Applications to graduate business programs flatlined last year, according to a new report.
The Council of Graduate Schools today reported that the number of applications to graduate business programs in the U.S. grew just 0.7 percent in 2012, down from 4.3 percent in 2011. The finding marks a significant slowdown in application growth, which averaged 6.8 percent from 2007 to 2012.
“Business schools have always held their own in terms of attracting applicants,” says Jeff Allum, the council’s director of research and policy analysis. “This is a significantly lower number than we’ve seen in the past.”
The slowdown in application growth at top schools last year was already well known. But the new study, which covers 675 colleges and universities, about a third of the degree-granting institutions in the U.S., shows how widespread the trend was.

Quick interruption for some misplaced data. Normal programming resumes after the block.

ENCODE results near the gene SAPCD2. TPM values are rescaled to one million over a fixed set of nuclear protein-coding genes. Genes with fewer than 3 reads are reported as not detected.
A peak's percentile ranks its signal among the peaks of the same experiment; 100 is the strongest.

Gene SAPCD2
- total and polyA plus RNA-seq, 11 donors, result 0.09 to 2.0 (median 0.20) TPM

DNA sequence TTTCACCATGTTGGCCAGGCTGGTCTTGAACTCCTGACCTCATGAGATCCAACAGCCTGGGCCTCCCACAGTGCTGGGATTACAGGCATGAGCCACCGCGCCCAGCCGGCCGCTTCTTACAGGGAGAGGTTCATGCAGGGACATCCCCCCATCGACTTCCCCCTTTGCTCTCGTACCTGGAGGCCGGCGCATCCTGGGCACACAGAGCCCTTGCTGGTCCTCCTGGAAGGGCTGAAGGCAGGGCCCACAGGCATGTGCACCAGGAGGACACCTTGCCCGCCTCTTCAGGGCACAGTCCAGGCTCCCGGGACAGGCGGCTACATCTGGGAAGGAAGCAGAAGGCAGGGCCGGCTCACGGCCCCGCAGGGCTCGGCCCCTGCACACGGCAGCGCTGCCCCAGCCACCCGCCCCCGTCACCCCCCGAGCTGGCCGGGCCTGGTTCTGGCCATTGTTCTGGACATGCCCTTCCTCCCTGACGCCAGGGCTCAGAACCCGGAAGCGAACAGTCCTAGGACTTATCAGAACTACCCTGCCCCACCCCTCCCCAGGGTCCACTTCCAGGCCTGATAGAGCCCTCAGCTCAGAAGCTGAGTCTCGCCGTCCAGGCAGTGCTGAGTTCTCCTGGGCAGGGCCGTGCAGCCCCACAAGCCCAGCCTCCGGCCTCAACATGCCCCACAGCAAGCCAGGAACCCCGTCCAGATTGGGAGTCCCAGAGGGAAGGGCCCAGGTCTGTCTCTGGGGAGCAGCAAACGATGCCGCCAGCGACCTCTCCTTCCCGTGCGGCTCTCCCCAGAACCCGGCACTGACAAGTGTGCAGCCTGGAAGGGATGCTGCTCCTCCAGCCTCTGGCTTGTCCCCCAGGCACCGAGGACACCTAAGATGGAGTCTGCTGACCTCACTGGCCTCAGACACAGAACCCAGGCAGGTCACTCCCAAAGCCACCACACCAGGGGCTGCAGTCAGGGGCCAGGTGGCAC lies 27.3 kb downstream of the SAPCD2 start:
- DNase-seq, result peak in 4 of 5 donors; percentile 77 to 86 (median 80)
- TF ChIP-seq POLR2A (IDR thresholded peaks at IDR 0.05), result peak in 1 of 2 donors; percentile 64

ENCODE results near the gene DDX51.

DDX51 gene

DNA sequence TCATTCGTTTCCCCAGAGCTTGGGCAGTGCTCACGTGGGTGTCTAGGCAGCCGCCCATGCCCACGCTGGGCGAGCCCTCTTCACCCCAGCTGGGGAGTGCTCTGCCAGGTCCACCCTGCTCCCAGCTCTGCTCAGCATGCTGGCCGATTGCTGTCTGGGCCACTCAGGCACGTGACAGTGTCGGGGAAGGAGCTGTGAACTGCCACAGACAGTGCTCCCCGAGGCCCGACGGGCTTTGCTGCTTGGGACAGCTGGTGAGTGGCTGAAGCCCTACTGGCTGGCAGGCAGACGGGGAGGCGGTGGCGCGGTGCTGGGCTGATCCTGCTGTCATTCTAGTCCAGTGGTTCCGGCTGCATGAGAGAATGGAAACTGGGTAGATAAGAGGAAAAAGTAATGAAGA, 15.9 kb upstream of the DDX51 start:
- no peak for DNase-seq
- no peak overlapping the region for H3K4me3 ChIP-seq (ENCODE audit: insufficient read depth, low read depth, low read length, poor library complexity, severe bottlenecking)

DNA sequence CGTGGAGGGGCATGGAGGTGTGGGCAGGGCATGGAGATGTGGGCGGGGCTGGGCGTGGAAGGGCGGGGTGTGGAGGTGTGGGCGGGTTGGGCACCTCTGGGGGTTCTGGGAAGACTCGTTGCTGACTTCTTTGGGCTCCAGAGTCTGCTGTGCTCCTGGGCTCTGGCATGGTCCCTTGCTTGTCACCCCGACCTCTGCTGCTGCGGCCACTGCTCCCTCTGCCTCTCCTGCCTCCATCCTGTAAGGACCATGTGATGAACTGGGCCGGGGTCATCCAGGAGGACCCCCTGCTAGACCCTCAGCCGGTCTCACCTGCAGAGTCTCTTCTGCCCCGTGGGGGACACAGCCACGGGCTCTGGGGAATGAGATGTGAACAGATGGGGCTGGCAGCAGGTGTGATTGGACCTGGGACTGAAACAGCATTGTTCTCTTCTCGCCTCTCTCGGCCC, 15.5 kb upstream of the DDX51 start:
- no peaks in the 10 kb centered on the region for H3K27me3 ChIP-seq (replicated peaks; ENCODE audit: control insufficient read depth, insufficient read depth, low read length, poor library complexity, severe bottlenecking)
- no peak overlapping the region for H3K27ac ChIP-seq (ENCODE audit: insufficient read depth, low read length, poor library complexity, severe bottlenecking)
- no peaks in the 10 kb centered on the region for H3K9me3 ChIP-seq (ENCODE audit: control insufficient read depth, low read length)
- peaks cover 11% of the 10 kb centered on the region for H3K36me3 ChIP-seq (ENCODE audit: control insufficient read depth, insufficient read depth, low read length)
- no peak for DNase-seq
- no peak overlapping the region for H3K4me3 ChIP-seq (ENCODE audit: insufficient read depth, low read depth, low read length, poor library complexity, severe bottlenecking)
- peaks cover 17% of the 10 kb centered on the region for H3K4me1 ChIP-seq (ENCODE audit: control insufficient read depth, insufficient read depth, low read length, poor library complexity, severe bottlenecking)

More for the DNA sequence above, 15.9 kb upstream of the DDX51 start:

Some of the reasons cited for the drop-off include slower growth in international applications, which the council attributes to better graduate programs in countries outside the U.S., burdensome visa restrictions, and an increasing desire among international students to study closer to home.
But domestic applications also waned last year, at least in part because of the improving economic picture. Historically, business school applications are counter-cyclical: When the economy is in tatters, applications increase as would-be students seek safe havens; when the economy improves, applications decline.
At top schools, however, the trend seems to have run its course. Most of the top 10 reported a surge in applicants to their full-time MBA programs this year. Cornell University’s Johnson Graduate School of Management, the University of Virginia’s Darden School of Business, and the University of Chicago’s Booth School of Business have all reported double-digit gains for the 2013-14 academic year.